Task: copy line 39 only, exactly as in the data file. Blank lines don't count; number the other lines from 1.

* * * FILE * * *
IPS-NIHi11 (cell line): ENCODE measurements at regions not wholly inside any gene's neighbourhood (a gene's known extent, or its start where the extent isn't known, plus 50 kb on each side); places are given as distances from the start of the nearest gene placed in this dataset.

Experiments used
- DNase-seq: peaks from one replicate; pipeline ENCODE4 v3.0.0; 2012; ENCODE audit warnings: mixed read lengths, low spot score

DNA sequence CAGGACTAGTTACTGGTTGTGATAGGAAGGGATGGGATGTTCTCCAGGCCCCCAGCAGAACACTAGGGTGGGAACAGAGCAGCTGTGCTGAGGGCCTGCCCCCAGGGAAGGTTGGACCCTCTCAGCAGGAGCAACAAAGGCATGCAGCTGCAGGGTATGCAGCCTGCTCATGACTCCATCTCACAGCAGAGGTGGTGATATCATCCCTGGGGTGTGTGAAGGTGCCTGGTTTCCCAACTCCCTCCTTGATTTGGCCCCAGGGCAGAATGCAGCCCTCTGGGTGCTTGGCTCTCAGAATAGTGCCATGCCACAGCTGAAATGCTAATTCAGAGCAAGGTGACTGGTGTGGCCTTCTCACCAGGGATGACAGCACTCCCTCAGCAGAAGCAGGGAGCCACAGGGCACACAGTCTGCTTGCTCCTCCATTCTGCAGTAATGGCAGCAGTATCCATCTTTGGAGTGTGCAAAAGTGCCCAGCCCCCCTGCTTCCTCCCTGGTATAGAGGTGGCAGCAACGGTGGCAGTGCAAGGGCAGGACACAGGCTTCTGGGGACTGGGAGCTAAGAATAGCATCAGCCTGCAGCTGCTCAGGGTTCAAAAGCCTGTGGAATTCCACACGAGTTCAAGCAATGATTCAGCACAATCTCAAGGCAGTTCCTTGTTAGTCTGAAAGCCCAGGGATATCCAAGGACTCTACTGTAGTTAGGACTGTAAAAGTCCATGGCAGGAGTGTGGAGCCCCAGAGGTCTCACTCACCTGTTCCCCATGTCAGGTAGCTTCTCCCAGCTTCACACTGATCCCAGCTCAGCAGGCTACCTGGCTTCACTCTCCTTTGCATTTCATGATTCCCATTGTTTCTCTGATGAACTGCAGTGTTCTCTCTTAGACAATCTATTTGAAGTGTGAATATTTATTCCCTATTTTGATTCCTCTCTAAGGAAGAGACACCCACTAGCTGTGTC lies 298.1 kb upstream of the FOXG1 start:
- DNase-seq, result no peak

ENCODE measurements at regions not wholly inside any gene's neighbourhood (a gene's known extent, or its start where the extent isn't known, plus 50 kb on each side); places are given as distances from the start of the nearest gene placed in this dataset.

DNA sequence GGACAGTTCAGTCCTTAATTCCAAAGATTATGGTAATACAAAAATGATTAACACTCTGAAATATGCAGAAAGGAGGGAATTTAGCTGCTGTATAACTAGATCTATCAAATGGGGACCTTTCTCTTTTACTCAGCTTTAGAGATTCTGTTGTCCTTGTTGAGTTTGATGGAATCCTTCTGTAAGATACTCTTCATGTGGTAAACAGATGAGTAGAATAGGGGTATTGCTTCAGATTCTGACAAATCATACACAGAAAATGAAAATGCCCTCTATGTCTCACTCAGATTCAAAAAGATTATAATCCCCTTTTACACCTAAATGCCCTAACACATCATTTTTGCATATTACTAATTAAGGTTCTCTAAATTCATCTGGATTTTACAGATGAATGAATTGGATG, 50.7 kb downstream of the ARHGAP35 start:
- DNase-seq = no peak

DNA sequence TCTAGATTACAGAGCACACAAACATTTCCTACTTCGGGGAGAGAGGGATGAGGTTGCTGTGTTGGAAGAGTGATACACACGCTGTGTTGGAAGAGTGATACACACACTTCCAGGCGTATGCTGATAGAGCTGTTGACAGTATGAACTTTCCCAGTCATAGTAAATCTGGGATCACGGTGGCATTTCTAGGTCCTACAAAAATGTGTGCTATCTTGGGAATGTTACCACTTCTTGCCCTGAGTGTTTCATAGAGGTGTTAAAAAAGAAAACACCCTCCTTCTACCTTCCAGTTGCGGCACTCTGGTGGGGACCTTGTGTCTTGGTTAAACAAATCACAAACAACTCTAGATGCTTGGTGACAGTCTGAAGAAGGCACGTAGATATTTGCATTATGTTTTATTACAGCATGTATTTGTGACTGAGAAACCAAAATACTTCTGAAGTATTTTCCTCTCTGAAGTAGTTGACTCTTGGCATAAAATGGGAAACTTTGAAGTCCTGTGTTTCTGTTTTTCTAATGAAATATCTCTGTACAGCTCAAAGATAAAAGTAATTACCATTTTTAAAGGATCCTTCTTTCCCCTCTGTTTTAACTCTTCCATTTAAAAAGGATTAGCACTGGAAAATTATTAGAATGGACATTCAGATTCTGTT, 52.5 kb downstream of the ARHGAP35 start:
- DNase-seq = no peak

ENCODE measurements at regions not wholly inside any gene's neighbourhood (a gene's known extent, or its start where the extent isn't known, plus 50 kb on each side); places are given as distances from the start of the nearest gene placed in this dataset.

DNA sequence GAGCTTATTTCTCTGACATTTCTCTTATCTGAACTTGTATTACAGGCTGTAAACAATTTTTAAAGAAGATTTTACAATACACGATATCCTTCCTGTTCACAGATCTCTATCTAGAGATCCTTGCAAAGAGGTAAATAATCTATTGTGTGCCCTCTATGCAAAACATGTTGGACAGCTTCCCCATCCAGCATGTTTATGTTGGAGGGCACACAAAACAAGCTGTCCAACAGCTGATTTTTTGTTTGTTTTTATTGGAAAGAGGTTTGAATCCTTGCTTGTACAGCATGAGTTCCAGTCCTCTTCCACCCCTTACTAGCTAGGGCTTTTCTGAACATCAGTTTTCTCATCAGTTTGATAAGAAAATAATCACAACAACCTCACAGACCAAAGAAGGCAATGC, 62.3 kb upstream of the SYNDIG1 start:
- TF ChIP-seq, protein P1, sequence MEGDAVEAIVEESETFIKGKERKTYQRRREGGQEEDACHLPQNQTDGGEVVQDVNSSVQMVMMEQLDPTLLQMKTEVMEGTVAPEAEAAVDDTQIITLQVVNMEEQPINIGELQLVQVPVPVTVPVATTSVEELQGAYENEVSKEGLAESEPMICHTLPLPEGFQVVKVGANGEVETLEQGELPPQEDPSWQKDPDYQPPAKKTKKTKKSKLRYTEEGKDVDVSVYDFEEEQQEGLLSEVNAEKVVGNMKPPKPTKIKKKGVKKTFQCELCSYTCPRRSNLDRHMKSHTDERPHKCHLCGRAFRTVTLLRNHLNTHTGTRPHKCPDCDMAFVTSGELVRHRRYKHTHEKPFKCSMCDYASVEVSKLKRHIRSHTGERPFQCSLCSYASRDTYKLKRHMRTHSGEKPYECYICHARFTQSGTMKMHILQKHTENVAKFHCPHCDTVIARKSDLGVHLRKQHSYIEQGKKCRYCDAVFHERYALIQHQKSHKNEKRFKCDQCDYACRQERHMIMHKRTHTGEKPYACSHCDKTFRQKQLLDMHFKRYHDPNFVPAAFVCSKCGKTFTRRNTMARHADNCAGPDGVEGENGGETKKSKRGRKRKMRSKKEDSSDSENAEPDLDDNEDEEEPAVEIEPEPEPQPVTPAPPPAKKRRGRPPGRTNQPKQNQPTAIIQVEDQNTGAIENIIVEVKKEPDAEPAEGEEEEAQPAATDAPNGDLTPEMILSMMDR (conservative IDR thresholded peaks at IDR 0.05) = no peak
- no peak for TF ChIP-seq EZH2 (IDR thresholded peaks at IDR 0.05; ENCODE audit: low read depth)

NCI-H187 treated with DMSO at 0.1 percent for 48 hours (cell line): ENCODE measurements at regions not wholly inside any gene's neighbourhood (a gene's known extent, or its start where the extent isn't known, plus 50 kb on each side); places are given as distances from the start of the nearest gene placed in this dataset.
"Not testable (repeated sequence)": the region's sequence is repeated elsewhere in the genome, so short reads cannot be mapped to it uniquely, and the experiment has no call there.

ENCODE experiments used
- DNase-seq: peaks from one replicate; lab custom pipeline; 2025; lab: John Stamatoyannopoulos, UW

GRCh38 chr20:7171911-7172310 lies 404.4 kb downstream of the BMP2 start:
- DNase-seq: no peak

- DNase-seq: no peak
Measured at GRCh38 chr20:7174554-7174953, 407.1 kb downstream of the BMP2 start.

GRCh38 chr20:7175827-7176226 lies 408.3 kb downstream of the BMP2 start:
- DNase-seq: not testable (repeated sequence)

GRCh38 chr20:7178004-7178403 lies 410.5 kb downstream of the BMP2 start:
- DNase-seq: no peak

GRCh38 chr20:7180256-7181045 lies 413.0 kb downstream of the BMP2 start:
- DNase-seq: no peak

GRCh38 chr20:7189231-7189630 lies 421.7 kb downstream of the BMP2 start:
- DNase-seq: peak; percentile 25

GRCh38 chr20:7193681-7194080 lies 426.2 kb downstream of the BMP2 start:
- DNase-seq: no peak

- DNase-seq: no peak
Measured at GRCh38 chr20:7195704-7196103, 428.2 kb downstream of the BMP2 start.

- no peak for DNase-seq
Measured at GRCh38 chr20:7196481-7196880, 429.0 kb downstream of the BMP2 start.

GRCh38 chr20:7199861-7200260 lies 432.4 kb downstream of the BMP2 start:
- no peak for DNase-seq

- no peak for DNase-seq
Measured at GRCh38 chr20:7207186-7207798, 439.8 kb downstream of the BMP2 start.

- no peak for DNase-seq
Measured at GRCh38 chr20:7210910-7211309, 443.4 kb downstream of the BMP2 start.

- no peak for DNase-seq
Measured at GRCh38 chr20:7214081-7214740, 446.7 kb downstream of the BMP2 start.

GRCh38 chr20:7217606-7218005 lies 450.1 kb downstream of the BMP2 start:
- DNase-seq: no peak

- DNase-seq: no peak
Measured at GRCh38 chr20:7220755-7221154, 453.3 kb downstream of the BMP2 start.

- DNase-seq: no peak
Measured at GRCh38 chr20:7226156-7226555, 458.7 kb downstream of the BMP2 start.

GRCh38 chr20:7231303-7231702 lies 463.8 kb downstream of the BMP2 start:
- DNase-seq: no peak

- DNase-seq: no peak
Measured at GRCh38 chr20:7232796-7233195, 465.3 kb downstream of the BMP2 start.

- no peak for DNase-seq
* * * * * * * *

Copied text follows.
- no peak for DNase-seq